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The Analysis of Verbal Behavior

, Volume 23, Issue 1, pp 71–87 | Cite as

The Induction of Naming in Children with No Prior Tact Responses as a Function of Multiple Exemplar Histories of Instruction

  • Carol A. Fiorile
  • R. Douglas Greer
Article

Abstract

The phenomenon identified as naming is a key stage of language function that is missing in many children with autism and other language delay diagnoses. We identified four children with autism, who, prior to the implementation of this experiment, did not have the naming repertoire (either speaker to listener or listener to speaker) and who had no tact responses for two- or three-dimensional stimuli. Tact training alone did not result in a naming repertoire or echoic-to-tact responses for these students. We then provided multiple exemplar instruction (MEI) across speaker and listener repertoires for a subset of stimuli (the teaching set) that resulted in untaught response components of naming and the capability to acquire naming after learning tacts for subsequent sets of stimuli. We used a delayed multiple-baseline probe design with stimuli counterbalanced across participants. The results showed that for all four students, mastery of tacts alone (the baseline or initial training condition) was not sufficient for the naming or echoic-to-tact repertoires to emerge. Following MEI the naming repertoire emerged for all four students for the initial set of stimuli. In addition, we tested for naming with novel stimuli that were probed prior to the MEI and naming also emerged following tact instruction alone for these sets. The results are discussed in terms of the role of naming in the incidental acquisition of verbal functions as part of the speaker-as-own-listener repertoire.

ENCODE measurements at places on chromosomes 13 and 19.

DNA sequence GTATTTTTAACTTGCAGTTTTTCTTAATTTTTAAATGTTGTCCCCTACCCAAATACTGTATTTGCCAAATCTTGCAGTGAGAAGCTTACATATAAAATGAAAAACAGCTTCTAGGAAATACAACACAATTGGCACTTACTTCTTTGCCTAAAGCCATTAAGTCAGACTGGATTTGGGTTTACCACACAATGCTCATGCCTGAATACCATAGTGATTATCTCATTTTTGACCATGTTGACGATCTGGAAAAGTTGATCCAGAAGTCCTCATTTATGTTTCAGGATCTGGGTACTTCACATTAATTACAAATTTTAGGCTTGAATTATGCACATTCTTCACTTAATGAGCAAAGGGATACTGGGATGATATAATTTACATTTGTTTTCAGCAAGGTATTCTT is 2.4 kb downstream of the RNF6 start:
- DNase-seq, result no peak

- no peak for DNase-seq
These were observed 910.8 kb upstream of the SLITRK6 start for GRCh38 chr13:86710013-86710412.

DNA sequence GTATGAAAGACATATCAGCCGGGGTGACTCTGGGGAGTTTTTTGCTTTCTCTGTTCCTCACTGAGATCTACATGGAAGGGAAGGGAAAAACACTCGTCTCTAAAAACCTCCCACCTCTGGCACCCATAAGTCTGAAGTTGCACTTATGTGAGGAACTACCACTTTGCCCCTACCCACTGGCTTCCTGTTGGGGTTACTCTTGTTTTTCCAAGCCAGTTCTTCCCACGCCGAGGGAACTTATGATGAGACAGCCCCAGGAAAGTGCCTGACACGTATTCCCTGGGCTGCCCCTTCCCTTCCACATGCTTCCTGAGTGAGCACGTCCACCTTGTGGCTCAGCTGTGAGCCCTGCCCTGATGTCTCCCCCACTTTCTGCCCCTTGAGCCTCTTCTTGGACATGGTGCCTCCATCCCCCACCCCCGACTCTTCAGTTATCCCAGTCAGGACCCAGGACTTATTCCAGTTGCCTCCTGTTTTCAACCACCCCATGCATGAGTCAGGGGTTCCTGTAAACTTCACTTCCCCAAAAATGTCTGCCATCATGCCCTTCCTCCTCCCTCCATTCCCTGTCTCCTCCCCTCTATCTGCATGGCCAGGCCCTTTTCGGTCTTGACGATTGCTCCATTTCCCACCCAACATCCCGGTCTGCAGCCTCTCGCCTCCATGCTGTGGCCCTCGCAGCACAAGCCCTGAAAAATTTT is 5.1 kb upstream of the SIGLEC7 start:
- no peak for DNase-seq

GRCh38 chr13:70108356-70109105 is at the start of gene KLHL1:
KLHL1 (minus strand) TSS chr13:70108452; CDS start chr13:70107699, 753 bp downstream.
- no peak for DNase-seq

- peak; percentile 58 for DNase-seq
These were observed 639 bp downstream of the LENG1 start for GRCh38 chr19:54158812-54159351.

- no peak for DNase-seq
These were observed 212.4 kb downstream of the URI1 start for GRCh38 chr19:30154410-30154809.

Key words

naming verbal behavior multiple exemplar instruction tact learn unit transformation of stimulus function 

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Copyright information

© Association of Behavior Analysis International 2007

Authors and Affiliations

  1. 1.Teachers College and the Graduate School of Arts and SciencesColumbia UniversityUSA

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